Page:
With the years of experience myself and dealing with many many many newbies on my forums, here is a path that makes more sense to me, and what I personally recommend if someone asks me what they should try.

1. initial contact with linux …Slax. — A live linux that works on darn near anything. Allows newbies to run Linux without changing anything. Highly customizable if desired.
2. first install -ubuntu.. great for newbies…. lots of community help available.
3. after a few months/years …. other distros… seeing how they do things differently.
4. after enlightenment ……. Arch .  After all the rest, you REALLY appreciate Arch for everything it does, and doesn’t do.

If you can skip steps 1-3, your ahead of the game. Go to the head of the class, I applaud your success and efforts. I just wish I had started with Arch years before I did.
True, probably anyone with enough time/dedication/patience could follow the install guide and get arch working, that definately doesn’t make them experienced.

Experience will teach you things like how to do things without relying on google to tell you.
Your network doesn’t connect…. how do you fix it.
X won’t start now … what do I do.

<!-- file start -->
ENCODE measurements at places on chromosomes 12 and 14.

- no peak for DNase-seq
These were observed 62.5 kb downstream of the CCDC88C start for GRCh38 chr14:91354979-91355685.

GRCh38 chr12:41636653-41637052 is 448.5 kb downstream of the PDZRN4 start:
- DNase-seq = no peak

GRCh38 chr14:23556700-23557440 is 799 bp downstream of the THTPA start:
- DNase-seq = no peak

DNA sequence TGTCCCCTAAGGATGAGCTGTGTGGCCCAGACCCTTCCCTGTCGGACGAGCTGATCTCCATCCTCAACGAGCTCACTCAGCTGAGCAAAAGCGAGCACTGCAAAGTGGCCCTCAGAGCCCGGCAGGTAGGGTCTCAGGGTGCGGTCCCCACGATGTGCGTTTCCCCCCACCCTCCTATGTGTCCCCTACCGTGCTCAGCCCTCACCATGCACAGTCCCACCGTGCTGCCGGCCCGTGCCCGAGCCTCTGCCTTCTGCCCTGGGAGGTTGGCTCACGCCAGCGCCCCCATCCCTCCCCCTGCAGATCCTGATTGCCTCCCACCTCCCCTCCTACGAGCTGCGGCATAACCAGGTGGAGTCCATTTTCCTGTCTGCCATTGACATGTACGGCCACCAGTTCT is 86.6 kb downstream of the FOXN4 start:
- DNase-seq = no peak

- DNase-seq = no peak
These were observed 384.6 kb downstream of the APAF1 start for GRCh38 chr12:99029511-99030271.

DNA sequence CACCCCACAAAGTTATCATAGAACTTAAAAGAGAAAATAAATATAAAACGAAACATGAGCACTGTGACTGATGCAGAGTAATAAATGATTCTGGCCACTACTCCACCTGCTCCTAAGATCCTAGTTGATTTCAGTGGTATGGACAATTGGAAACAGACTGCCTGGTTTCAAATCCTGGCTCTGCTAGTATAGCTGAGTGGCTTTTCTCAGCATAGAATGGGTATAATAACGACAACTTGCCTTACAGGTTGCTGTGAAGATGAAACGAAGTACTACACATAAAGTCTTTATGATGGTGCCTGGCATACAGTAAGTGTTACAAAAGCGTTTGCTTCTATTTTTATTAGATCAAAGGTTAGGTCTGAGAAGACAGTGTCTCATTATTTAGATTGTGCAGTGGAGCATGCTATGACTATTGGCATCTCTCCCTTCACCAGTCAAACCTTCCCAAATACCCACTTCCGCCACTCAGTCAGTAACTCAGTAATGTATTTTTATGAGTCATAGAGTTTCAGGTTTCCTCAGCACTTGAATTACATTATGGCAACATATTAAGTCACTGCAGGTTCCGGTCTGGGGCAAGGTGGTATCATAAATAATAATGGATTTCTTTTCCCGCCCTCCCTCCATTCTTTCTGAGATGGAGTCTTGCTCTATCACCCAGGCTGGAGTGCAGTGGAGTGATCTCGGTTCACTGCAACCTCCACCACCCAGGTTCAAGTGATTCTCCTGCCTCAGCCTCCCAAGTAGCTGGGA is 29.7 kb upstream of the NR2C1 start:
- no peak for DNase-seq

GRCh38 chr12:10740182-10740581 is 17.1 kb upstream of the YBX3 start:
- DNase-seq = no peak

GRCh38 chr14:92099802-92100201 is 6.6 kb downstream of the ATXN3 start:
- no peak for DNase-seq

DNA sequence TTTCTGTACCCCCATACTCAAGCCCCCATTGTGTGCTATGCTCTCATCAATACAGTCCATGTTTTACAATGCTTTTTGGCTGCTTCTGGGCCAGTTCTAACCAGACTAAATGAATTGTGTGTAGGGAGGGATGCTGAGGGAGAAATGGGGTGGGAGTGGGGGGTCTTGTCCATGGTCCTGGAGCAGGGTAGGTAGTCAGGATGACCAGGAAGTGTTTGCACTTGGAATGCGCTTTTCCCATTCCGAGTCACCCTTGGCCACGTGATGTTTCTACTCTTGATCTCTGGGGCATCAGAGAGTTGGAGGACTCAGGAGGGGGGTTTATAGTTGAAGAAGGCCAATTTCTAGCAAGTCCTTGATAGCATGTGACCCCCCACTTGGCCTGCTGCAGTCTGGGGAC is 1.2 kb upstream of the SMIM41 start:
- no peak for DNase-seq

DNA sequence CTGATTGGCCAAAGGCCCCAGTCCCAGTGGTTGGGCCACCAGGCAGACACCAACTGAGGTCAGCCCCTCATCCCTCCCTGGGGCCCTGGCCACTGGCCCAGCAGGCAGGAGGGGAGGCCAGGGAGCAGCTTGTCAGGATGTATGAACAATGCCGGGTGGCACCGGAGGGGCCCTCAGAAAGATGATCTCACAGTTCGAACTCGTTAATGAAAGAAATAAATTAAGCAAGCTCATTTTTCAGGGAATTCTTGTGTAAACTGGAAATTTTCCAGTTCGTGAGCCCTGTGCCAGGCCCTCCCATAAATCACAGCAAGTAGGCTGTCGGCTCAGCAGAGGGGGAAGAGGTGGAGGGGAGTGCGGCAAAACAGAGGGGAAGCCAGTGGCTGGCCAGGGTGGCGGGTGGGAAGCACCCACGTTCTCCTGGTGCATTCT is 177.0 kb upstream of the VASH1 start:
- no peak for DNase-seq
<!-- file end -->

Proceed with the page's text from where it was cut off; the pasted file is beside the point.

How do i configure my web server
how do i configure  php
how do i configure mysql
how do i install an email server

the list is endless and while no one would  probably know everything, experience with other distros makes you understand the beauty of the Arch system, and it’s elegant design makes fixing those issues simple when compared to some other distro’s.

People really won’t truly appreciate Arch until they have had experienced with other distro’s, it’s really that simple. Promoting Arch to new users imho would be a big mistake, and probably make many more would be Linux users turn back to Windows vs converting them.

All the above is just my humble opinions though, ymmv. ;)

4 Comments

  1. magma says:

    Hi, pretty much honest opinion.
    I must say after a post like this not having a comment is quite offensive, ill try to do one.